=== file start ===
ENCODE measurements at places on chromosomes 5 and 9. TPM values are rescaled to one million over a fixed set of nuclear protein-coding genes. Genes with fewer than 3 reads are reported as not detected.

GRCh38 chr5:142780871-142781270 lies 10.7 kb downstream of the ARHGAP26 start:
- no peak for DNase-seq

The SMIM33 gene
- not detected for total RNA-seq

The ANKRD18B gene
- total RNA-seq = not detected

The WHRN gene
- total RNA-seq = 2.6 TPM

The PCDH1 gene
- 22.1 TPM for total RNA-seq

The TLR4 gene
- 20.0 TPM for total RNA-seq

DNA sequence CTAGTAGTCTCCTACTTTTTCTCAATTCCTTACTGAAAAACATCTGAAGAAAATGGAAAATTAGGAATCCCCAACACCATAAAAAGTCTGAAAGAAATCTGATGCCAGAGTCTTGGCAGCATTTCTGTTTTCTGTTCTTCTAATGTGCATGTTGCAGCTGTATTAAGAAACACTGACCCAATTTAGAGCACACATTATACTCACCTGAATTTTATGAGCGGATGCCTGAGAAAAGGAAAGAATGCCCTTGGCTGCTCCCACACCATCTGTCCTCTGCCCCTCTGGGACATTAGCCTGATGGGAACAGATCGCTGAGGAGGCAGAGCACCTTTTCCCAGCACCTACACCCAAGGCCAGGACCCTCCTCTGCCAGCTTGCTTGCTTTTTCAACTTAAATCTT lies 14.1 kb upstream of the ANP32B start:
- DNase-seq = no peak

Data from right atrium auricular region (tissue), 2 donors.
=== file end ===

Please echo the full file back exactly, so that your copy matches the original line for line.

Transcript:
ENCODE measurements at places on chromosomes 5 and 9. TPM values are rescaled to one million over a fixed set of nuclear protein-coding genes. Genes with fewer than 3 reads are reported as not detected.

GRCh38 chr5:142780871-142781270 lies 10.7 kb downstream of the ARHGAP26 start:
- no peak for DNase-seq

The SMIM33 gene
- not detected for total RNA-seq

The ANKRD18B gene
- total RNA-seq = not detected

The WHRN gene
- total RNA-seq = 2.6 TPM

The PCDH1 gene
- 22.1 TPM for total RNA-seq

The TLR4 gene
- 20.0 TPM for total RNA-seq

DNA sequence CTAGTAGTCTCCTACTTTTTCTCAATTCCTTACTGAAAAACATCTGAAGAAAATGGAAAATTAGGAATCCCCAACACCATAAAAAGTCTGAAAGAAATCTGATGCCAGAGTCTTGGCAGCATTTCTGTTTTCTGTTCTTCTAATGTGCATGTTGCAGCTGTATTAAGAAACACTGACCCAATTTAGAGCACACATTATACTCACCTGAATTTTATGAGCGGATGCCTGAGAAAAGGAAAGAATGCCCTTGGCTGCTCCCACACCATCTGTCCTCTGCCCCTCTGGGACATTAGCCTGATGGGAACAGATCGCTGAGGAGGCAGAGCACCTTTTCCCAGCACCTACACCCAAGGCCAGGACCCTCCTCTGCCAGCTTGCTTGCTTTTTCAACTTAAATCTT lies 14.1 kb upstream of the ANP32B start:
- DNase-seq = no peak

Data from right atrium auricular region (tissue), 2 donors.